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CSA President's Message

Anticipating opportunities, bracing for competition

In the face of today’s challenging economic reality, it has become increasingly important for businesses to prepare themselves to manage change and anticipate opportunities. While the dynamism that is inherent in the shipping industry has constantly forced us to stay on our toes, the prevailing circumstances demand that we cultivate deeper foresight, broaden our vision and deploy more comprehensive and far-reaching strategies that will deliver successful outcomes in these difficult times.

 

In the eight years that have elapsed since the Panamanian government formally announced plans to expand the Panama Canal, several regional territories have advanced discussions and plans to position themselves to benefit from this significant development. Today finds many of the competing ports in these countries at different levels of preparedness; and with the completion of the expanded Panama Canal being revised from this year to late 2015, there is precious little time left to get things in order.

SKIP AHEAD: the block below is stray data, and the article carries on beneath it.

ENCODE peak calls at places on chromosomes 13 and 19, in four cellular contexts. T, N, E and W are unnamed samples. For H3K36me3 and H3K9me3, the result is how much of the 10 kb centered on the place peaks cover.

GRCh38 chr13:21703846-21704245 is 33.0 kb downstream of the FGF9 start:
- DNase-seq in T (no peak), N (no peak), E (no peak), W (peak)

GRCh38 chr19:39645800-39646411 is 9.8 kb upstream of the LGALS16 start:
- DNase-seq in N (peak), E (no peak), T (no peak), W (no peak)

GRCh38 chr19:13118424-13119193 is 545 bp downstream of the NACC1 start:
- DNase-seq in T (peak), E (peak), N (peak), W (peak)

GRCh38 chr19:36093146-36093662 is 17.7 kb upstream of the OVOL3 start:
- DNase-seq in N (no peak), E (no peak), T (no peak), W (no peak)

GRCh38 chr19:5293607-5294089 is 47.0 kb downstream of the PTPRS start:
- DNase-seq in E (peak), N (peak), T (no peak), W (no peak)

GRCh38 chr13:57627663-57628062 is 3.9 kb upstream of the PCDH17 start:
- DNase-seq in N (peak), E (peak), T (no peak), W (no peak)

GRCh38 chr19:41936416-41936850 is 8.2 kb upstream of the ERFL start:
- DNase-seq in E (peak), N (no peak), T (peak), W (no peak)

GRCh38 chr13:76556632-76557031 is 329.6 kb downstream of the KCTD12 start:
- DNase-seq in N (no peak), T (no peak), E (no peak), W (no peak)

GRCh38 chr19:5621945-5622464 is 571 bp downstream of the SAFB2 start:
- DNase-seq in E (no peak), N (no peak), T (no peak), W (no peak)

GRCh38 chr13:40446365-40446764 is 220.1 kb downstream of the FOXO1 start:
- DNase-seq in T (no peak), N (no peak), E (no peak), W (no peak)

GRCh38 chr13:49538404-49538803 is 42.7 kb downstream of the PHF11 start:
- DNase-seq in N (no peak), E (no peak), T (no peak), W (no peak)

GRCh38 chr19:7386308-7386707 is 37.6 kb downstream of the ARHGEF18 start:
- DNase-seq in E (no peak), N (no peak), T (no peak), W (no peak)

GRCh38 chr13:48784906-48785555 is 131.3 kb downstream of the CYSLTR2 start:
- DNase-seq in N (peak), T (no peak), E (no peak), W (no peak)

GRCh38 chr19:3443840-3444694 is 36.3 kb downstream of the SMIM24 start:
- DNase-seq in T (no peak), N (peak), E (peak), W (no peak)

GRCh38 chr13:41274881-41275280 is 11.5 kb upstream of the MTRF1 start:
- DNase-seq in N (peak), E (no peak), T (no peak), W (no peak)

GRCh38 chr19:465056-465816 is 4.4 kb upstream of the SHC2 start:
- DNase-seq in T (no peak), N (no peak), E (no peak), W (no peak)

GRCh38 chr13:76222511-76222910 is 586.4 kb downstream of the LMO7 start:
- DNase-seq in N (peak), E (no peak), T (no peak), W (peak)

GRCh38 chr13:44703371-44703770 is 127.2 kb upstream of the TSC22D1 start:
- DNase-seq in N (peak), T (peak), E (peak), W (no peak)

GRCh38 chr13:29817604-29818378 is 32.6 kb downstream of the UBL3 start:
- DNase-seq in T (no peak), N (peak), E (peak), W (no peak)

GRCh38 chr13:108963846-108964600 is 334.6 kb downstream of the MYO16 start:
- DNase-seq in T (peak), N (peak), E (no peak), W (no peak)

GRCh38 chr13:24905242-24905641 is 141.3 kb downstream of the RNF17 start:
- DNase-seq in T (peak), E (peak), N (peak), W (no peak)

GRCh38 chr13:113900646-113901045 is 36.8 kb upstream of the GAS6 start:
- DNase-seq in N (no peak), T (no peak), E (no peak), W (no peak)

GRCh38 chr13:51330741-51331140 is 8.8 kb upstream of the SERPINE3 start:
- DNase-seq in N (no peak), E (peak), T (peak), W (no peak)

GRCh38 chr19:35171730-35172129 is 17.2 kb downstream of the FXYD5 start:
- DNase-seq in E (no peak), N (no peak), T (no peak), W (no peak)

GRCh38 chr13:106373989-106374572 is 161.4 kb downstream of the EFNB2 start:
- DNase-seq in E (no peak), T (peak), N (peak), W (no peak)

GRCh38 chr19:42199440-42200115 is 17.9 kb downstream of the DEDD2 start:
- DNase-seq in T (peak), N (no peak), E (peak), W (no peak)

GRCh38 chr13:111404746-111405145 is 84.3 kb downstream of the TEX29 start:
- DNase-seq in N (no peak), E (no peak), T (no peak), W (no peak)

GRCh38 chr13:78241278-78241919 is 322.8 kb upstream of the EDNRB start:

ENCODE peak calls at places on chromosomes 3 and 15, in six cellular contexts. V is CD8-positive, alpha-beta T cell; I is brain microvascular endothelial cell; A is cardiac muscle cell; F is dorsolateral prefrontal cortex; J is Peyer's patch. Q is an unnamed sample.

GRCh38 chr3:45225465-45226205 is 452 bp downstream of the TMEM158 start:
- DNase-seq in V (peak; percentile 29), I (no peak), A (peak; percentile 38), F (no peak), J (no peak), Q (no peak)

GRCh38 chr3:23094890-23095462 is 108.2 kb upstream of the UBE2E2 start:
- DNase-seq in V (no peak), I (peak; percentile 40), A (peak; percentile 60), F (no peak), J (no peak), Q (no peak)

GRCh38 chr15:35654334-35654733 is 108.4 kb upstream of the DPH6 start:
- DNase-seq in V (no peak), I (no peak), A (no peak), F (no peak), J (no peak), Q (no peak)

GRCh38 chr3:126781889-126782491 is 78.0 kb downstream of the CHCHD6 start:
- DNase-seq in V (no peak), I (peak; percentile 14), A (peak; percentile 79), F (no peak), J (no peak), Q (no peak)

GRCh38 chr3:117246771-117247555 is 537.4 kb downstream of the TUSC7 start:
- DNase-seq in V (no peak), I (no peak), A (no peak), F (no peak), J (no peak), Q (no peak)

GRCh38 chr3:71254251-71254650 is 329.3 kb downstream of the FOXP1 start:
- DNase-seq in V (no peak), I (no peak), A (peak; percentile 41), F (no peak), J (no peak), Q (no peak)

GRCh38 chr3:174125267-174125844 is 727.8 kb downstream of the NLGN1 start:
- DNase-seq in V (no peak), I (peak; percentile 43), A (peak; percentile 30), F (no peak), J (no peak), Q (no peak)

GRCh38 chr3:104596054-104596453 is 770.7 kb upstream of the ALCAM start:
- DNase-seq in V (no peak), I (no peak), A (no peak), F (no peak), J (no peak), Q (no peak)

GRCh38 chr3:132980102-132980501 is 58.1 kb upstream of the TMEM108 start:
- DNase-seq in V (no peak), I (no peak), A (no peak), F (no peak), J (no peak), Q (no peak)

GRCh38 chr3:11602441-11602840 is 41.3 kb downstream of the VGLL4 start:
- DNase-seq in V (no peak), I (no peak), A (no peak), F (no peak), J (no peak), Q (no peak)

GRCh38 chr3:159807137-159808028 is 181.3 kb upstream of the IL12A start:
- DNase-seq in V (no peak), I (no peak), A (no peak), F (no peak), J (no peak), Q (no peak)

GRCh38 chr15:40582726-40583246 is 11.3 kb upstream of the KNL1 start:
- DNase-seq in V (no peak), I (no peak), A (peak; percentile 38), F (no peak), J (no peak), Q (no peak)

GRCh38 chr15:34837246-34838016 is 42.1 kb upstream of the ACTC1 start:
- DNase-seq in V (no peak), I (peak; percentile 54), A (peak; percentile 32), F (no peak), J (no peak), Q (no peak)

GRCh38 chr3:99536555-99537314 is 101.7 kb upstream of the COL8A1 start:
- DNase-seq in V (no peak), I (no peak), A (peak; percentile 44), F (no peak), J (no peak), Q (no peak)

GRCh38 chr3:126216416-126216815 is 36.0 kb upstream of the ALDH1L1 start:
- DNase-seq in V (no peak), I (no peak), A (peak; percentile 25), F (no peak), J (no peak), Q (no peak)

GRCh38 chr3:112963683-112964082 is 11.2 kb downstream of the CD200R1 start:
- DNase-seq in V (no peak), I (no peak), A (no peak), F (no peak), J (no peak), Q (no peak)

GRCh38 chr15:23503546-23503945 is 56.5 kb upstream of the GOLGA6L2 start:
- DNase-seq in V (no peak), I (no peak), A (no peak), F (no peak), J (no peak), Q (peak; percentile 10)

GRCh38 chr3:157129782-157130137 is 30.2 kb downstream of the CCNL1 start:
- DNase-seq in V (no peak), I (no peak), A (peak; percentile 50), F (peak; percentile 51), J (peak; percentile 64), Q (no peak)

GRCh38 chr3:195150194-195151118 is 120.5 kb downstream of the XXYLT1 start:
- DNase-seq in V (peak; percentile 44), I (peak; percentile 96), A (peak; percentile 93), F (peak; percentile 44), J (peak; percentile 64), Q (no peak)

Widely regarded as a catalyst for tremendous commercial activity in the region, the Panama Canal expansion project promises to provide greater trading opportunities by facilitating the crossing of larger New Panamax ships between the Pacific and Atlantic oceans. When the new locks of the canal swing open, one of these vessels will be able to steer nearly 15,000 teu through the upgraded transoceanic waterway. This is three times the volume of cargo transported through the canal today.

 

 

The bigger picture